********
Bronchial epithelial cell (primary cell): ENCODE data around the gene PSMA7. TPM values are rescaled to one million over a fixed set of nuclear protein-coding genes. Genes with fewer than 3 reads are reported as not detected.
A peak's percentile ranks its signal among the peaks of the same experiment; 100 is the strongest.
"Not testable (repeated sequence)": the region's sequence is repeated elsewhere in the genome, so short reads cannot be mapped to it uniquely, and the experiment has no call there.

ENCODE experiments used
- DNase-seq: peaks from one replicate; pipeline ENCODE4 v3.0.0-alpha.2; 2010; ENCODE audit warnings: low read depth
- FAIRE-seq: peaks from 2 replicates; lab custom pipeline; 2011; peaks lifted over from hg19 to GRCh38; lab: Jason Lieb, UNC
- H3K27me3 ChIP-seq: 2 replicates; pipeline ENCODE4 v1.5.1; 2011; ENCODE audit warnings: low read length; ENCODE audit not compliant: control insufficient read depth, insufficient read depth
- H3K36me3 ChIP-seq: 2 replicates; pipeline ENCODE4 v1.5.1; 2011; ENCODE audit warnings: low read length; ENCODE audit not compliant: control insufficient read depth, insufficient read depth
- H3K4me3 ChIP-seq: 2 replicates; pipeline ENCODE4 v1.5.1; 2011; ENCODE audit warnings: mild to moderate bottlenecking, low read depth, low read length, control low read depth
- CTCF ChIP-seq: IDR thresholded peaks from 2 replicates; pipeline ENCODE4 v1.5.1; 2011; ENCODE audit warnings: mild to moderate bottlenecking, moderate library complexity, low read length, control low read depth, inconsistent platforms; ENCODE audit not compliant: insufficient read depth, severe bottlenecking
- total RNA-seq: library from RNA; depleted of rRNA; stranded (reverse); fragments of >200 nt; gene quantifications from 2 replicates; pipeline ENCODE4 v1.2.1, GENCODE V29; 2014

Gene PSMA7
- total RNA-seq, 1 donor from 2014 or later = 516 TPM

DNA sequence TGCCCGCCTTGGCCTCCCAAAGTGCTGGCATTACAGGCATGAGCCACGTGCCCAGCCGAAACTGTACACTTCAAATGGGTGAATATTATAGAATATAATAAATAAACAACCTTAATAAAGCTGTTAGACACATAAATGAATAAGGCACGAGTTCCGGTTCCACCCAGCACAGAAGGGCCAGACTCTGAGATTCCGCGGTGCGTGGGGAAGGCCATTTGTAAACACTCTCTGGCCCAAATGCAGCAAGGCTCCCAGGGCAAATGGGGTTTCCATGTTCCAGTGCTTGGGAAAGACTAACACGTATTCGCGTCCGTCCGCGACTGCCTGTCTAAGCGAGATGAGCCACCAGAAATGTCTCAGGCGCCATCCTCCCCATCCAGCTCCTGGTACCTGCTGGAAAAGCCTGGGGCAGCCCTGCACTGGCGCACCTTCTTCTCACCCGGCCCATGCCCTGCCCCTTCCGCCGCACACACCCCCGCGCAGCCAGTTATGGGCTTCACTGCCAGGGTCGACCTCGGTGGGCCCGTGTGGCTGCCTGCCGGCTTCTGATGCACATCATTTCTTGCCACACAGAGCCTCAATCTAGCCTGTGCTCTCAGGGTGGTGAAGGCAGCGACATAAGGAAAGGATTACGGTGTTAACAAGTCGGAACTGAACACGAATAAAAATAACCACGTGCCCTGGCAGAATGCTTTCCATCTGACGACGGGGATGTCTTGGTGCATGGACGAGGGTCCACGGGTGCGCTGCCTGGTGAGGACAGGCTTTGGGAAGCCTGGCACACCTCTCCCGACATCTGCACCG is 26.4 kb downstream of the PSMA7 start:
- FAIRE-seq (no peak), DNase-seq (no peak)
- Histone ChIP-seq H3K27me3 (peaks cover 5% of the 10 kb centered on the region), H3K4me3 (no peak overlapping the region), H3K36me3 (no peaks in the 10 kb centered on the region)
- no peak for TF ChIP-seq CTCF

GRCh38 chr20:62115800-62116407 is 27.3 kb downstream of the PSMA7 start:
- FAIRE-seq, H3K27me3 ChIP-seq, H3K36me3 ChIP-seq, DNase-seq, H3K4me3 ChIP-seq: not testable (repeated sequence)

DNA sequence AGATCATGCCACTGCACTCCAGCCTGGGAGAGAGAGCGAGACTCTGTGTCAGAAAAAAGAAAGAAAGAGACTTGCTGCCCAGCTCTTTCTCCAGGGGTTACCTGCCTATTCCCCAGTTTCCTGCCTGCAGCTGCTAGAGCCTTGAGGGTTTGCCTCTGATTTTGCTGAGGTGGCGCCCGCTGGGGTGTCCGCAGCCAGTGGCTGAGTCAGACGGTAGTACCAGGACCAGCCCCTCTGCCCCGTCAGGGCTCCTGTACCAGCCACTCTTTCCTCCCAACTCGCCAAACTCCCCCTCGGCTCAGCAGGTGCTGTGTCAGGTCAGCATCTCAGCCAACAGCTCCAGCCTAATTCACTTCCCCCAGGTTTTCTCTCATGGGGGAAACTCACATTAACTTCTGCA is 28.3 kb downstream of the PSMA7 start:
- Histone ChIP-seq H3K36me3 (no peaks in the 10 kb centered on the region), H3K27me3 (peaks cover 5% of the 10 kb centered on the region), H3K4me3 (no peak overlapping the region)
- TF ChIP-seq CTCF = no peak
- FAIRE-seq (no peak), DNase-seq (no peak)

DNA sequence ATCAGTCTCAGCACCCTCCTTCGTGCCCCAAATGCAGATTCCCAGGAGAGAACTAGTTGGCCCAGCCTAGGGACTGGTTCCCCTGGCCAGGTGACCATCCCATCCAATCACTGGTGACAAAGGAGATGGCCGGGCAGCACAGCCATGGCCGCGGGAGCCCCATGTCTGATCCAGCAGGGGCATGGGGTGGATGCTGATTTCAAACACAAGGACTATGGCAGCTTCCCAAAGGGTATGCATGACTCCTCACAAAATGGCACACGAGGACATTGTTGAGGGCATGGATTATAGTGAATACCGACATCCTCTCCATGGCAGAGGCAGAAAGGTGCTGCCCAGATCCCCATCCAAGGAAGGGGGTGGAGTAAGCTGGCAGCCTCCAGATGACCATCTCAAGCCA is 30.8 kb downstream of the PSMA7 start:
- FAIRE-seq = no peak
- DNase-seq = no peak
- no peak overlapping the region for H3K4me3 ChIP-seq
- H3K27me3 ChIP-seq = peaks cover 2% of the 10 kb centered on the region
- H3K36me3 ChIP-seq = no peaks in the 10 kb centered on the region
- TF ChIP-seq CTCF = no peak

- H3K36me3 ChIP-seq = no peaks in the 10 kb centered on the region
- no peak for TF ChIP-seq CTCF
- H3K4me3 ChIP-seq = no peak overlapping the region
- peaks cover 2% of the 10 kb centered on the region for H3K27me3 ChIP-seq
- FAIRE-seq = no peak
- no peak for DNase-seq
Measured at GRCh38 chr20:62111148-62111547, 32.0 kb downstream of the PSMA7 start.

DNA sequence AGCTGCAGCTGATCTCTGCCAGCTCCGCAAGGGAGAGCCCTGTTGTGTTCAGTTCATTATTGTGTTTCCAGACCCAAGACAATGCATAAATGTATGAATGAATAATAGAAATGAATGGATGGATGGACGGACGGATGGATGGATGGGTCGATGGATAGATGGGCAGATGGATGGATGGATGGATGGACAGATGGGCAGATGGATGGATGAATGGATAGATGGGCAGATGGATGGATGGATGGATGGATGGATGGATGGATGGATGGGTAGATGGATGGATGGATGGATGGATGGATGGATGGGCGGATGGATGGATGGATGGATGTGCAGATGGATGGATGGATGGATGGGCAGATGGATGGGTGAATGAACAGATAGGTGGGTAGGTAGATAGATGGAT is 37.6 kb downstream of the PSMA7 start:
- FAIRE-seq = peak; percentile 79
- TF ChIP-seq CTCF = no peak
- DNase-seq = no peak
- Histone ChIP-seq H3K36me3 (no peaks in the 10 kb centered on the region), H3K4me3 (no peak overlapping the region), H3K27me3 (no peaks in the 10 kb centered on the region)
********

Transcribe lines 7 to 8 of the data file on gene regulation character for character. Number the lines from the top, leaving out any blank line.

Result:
- H3K27me3 ChIP-seq: 2 replicates; pipeline ENCODE4 v1.5.1; 2011; ENCODE audit warnings: low read length; ENCODE audit not compliant: control insufficient read depth, insufficient read depth
- H3K36me3 ChIP-seq: 2 replicates; pipeline ENCODE4 v1.5.1; 2011; ENCODE audit warnings: low read length; ENCODE audit not compliant: control insufficient read depth, insufficient read depth